What’s on : Lectures

“A Story in Stone” from York to Oxford

14 Jun 2023
Start time
7:00 PM
The Yorkshire Museum
Dr Nina Morgan
"A Story in Stone" from York to Oxford

Event Information

“A Story in Stone” from York to Oxford

Dr Nina Morgan

Based on a new book “A Story in Stone” explores the fabric of the Oxford University Museum of Natural History. Geologist John Phillips came to Oxford from the Yorkshire Museum and was involved in choosing every stone carefully to illustrate the variety of rocks across the UK and Ireland. Dr Nina Morgan will highlight the geology on show through this iconic building; providing an introduction to geology at the same time.

Lecture to be held in the Tempest Anderson Lecture Theatre, Yorkshire Museum,
YO1 7DR at 7.00pm

An event for the York Festival of Ideas – free tickets from 28th April for the general public:



Member’s report

John Phillips, well known to the YPS as the nephew and protégé of William Smith, and first curator of the Yorkshire Museum, built an academic career on this promising start.  He ultimately become Keeper of the Oxford Museum of Natural History and Professor of Geology in 1857.   (The vacancy occurred when his predecessor was killed by a train while admiring the strata revealed in a railway cutting, apparently a not uncommon occupational hazard at the time).  Tasked with designing the museum he and his fellow supporter of the project, Henry Acland, Professor of Medicine, decided that “no ornament should be employed which had no significance with reference to the object of the building” – that object being the teaching of science.  Realising this aim with the help of builder William Woodward, Phillips ensured that the building itself is didactic; a collection of geological specimens used throughout, nearly all of them British.  The façade alone uses thirteen different stones, British apart from the Carrara marble used above the door, chosen because its fine grain makes intricate detailing possible.  The facing is of Bath oolitic limestone, string courses and other features are picked out in a variety of coloured stone, and the roof slates come from two sources – Cumbria for its green colour, Wales for its grey.  Inside even the floor “tiles” are slabs of stone of varied colours, while each of the one hundred and twenty-seven pillars is of a different stone, its classification and source recorded on the base.  Such a building did not come cheap.  The initial budget was £30,000, which was not enough to complete so elaborate a project.  Phillips and Acland were however good fundraisers.  The two men solicited donations: £5 paid for a pillar, £75 for a statue or roundel of a significant scientist; Prince Albert, well-known for his interest in the sciences, persuaded Queen Victoria to pay for five of the latter.  So successful were the pair that enough money was raised, the museum was swiftly built, and opened in 1860.  John Phillips himself wrote the first guide (with some errors). NIna Morgan and her co-author Philip Powell have corrected these and added to the account in their comprehensive and beautifully illustrated book, A Story in Stone, a guide, should you be fortunate enough to be visiting the museum, a comprehensive substitute for a visit if the latter is not possible.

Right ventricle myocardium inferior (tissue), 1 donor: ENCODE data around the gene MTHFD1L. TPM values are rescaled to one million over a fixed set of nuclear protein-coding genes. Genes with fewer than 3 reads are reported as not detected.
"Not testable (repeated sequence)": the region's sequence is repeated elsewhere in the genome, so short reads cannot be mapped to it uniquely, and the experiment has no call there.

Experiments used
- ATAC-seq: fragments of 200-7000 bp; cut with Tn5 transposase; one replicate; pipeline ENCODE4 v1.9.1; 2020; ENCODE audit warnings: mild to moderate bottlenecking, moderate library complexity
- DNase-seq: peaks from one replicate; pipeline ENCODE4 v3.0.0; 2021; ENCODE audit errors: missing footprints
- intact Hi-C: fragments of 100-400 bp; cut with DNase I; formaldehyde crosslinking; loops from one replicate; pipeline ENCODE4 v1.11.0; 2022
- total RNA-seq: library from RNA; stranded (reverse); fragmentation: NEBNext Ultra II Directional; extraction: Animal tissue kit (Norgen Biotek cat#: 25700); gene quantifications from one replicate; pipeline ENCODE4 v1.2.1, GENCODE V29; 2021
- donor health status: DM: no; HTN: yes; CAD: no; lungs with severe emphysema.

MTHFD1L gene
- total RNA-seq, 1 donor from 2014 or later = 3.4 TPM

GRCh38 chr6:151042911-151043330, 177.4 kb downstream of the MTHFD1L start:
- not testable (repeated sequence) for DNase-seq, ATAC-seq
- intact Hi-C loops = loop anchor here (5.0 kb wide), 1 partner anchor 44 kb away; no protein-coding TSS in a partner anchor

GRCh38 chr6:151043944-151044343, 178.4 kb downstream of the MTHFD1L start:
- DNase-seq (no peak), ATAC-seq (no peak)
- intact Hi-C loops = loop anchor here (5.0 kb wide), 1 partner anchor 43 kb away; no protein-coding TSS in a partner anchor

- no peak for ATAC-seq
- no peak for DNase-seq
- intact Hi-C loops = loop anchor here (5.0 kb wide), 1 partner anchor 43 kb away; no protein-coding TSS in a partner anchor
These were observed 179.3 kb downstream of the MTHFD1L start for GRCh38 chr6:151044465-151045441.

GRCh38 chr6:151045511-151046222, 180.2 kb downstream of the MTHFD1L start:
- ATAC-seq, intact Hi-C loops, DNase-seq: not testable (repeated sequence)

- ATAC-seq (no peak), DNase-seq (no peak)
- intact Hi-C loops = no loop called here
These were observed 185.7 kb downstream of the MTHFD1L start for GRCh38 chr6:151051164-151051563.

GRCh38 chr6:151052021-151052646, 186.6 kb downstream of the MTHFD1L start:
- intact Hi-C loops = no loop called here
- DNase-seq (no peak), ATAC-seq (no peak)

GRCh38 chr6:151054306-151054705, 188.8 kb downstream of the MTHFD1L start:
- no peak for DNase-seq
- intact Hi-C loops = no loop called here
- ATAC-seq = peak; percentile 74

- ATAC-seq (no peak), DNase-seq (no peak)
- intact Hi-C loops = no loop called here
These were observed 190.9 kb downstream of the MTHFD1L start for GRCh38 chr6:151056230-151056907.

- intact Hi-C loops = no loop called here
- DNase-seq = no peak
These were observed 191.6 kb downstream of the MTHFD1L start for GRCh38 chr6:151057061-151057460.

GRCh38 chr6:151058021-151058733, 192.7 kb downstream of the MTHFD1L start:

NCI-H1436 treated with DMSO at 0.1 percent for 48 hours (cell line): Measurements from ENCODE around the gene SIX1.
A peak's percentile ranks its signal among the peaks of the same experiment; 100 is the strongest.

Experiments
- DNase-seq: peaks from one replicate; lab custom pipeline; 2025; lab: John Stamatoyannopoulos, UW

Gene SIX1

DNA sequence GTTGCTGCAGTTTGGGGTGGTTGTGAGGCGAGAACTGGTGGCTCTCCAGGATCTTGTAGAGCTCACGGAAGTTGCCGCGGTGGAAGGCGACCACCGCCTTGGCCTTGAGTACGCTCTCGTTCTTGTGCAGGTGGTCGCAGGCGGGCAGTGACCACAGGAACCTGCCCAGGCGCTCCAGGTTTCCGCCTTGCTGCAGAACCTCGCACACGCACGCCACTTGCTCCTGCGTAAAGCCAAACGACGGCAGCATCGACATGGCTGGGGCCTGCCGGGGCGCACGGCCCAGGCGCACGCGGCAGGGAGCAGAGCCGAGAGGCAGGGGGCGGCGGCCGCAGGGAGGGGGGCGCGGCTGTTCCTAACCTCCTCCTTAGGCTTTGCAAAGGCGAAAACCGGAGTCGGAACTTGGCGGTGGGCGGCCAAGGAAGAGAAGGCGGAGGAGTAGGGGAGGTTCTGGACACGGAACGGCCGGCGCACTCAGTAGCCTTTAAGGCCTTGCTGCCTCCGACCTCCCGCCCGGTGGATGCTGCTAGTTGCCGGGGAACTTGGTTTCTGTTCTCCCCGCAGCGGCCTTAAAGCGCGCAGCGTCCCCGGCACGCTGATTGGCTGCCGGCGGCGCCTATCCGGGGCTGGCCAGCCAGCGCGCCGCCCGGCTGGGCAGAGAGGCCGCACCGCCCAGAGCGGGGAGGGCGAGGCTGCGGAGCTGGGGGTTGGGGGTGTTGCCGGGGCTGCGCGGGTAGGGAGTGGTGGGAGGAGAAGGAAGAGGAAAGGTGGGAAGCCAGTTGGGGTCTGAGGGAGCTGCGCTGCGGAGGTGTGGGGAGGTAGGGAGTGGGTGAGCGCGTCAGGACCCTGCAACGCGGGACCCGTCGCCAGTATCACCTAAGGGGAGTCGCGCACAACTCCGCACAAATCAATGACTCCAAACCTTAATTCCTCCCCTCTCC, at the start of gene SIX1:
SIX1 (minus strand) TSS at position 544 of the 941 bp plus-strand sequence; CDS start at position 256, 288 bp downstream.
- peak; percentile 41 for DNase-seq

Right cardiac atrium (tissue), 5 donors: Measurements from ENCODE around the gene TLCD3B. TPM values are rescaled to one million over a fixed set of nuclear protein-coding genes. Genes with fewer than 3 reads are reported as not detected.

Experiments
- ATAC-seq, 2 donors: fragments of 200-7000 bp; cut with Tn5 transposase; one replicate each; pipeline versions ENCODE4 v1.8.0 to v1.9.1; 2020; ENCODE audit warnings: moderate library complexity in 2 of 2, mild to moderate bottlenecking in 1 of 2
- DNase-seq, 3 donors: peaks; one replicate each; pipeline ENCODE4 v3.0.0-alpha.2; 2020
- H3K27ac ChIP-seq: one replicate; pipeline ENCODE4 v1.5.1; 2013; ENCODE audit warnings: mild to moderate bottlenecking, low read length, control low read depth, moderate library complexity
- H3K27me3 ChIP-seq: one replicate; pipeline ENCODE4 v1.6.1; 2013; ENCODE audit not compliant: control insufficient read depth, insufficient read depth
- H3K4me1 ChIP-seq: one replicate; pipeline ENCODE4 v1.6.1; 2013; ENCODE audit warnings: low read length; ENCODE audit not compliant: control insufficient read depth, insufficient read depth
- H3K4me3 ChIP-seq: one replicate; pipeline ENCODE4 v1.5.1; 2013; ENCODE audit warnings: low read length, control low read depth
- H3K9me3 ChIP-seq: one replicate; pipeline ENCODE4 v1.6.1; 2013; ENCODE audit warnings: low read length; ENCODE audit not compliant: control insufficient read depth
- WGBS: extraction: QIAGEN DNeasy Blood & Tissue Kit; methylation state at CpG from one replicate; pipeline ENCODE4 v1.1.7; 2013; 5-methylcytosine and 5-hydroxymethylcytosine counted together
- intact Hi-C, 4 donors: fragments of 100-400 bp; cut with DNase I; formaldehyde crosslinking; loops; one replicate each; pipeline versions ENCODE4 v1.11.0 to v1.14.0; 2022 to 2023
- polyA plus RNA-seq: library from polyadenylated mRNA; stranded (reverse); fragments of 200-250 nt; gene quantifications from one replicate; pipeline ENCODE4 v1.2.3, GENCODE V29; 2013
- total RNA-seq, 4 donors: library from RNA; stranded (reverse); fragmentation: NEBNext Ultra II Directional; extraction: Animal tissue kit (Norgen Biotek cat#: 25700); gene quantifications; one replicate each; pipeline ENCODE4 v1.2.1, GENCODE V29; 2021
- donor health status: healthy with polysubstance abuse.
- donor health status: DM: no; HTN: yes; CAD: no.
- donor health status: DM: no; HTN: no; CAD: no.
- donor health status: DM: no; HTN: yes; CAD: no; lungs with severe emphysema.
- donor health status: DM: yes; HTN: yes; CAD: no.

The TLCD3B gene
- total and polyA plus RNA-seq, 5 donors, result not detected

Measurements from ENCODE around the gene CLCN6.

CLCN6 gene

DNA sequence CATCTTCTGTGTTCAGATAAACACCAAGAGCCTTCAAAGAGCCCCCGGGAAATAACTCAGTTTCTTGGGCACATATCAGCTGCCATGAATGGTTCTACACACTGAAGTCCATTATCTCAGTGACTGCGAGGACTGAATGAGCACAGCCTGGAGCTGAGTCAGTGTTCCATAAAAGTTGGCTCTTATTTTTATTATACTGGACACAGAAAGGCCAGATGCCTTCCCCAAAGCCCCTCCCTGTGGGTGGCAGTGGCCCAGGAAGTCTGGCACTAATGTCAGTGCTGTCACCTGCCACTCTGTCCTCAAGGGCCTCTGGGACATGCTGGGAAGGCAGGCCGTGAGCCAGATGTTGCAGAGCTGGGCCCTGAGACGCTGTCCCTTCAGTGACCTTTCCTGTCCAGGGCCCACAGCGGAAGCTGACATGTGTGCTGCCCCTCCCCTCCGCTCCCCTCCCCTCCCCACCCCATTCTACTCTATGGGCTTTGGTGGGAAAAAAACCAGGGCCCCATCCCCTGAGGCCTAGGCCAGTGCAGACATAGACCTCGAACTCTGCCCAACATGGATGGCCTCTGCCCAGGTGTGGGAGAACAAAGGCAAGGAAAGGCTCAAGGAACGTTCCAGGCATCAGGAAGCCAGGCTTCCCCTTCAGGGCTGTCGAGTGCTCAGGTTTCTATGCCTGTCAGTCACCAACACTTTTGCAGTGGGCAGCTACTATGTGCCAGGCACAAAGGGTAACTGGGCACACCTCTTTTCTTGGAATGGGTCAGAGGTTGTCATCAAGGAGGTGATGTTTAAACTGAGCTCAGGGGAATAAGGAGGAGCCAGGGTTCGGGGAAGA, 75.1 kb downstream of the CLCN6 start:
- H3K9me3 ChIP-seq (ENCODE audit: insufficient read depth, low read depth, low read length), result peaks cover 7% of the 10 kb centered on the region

Felicity Hurst